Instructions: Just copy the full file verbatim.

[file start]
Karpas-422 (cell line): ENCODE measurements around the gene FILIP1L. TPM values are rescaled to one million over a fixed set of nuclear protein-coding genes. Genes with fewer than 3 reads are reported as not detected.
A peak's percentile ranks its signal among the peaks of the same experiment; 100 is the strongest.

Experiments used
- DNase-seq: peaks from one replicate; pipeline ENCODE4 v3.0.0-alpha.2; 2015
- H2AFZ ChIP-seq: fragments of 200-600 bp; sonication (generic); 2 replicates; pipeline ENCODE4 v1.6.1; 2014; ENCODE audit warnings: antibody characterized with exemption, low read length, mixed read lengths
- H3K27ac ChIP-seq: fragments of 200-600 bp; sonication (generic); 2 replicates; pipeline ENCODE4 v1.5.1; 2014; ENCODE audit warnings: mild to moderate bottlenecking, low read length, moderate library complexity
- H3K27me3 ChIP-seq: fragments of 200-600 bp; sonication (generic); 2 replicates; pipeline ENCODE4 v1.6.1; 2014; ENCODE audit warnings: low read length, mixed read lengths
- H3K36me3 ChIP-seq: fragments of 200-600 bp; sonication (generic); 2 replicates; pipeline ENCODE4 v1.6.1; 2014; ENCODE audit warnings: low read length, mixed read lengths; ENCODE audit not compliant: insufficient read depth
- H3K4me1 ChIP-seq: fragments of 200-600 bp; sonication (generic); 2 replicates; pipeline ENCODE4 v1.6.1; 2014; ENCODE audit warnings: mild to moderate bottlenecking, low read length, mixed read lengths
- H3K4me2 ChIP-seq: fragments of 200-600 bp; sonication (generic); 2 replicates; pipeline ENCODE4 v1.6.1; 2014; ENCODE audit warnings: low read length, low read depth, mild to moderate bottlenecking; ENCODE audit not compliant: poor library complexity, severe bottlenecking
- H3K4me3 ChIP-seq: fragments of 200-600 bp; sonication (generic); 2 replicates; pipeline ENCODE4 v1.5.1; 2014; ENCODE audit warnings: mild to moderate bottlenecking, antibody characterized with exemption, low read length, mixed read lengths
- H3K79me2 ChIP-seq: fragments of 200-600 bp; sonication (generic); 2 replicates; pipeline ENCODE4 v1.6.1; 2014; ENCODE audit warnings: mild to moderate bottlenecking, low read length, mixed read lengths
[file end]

Karpas-422 (cell line): ENCODE measurements around the gene FILIP1L. TPM values are rescaled to one million over a fixed set of nuclear protein-coding genes. Genes with fewer than 3 reads are reported as not detected.
A peak's percentile ranks its signal among the peaks of the same experiment; 100 is the strongest.

Experiments used
- DNase-seq: peaks from one replicate; pipeline ENCODE4 v3.0.0-alpha.2; 2015
- H2AFZ ChIP-seq: fragments of 200-600 bp; sonication (generic); 2 replicates; pipeline ENCODE4 v1.6.1; 2014; ENCODE audit warnings: antibody characterized with exemption, low read length, mixed read lengths
- H3K27ac ChIP-seq: fragments of 200-600 bp; sonication (generic); 2 replicates; pipeline ENCODE4 v1.5.1; 2014; ENCODE audit warnings: mild to moderate bottlenecking, low read length, moderate library complexity
- H3K27me3 ChIP-seq: fragments of 200-600 bp; sonication (generic); 2 replicates; pipeline ENCODE4 v1.6.1; 2014; ENCODE audit warnings: low read length, mixed read lengths
- H3K36me3 ChIP-seq: fragments of 200-600 bp; sonication (generic); 2 replicates; pipeline ENCODE4 v1.6.1; 2014; ENCODE audit warnings: low read length, mixed read lengths; ENCODE audit not compliant: insufficient read depth
- H3K4me1 ChIP-seq: fragments of 200-600 bp; sonication (generic); 2 replicates; pipeline ENCODE4 v1.6.1; 2014; ENCODE audit warnings: mild to moderate bottlenecking, low read length, mixed read lengths
- H3K4me2 ChIP-seq: fragments of 200-600 bp; sonication (generic); 2 replicates; pipeline ENCODE4 v1.6.1; 2014; ENCODE audit warnings: low read length, low read depth, mild to moderate bottlenecking; ENCODE audit not compliant: poor library complexity, severe bottlenecking
- H3K4me3 ChIP-seq: fragments of 200-600 bp; sonication (generic); 2 replicates; pipeline ENCODE4 v1.5.1; 2014; ENCODE audit warnings: mild to moderate bottlenecking, antibody characterized with exemption, low read length, mixed read lengths
- H3K79me2 ChIP-seq: fragments of 200-600 bp; sonication (generic); 2 replicates; pipeline ENCODE4 v1.6.1; 2014; ENCODE audit warnings: mild to moderate bottlenecking, low read length, mixed read lengths